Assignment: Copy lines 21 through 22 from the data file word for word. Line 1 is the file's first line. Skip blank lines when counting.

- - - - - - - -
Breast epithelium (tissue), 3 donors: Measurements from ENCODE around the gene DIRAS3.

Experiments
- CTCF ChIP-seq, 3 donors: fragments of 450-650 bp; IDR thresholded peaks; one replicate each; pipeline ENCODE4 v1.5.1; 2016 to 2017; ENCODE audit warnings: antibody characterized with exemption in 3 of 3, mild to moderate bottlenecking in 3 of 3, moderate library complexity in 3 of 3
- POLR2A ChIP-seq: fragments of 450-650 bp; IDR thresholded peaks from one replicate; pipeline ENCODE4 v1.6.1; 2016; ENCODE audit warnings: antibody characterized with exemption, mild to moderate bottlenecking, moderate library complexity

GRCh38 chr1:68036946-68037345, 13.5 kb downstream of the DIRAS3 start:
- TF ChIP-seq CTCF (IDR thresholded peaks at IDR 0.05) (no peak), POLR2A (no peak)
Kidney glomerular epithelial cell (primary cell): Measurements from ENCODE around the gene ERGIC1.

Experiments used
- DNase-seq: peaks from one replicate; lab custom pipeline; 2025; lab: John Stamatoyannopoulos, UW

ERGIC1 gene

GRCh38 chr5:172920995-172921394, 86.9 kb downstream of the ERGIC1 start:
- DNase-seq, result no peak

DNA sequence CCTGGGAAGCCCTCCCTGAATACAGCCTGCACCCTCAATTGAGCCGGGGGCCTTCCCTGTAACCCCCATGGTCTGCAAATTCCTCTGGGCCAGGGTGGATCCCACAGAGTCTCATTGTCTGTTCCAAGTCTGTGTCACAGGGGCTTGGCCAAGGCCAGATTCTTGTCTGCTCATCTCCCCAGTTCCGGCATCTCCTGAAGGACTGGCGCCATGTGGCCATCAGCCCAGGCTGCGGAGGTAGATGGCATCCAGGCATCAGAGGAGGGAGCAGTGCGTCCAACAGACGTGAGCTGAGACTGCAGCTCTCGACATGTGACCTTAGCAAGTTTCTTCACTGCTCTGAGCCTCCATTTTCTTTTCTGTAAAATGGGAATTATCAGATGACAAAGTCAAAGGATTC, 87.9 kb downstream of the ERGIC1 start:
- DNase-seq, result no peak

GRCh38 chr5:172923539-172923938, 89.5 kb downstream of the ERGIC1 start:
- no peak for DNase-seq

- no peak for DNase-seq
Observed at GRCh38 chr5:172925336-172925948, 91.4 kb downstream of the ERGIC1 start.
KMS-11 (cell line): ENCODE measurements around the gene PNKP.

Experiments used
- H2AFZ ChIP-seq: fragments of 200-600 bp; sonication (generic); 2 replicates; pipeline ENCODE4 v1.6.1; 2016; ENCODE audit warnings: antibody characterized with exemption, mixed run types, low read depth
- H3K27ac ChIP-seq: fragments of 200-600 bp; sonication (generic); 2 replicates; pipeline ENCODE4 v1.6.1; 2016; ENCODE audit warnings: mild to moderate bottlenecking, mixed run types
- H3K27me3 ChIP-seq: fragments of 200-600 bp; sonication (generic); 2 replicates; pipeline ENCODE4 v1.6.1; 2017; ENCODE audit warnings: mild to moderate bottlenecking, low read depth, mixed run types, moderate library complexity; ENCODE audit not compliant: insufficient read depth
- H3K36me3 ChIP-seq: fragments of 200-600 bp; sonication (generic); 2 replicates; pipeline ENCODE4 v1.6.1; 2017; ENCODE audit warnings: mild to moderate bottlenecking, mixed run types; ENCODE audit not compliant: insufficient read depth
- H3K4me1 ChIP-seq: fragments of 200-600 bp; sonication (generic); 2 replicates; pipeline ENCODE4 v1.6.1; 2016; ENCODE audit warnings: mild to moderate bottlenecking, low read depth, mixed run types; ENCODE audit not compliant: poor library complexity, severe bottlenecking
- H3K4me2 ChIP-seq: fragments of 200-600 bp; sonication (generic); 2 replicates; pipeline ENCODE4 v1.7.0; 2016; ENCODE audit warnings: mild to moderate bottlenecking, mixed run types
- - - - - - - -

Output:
- H2AFZ ChIP-seq: fragments of 200-600 bp; sonication (generic); 2 replicates; pipeline ENCODE4 v1.6.1; 2016; ENCODE audit warnings: antibody characterized with exemption, mixed run types, low read depth
- H3K27ac ChIP-seq: fragments of 200-600 bp; sonication (generic); 2 replicates; pipeline ENCODE4 v1.6.1; 2016; ENCODE audit warnings: mild to moderate bottlenecking, mixed run types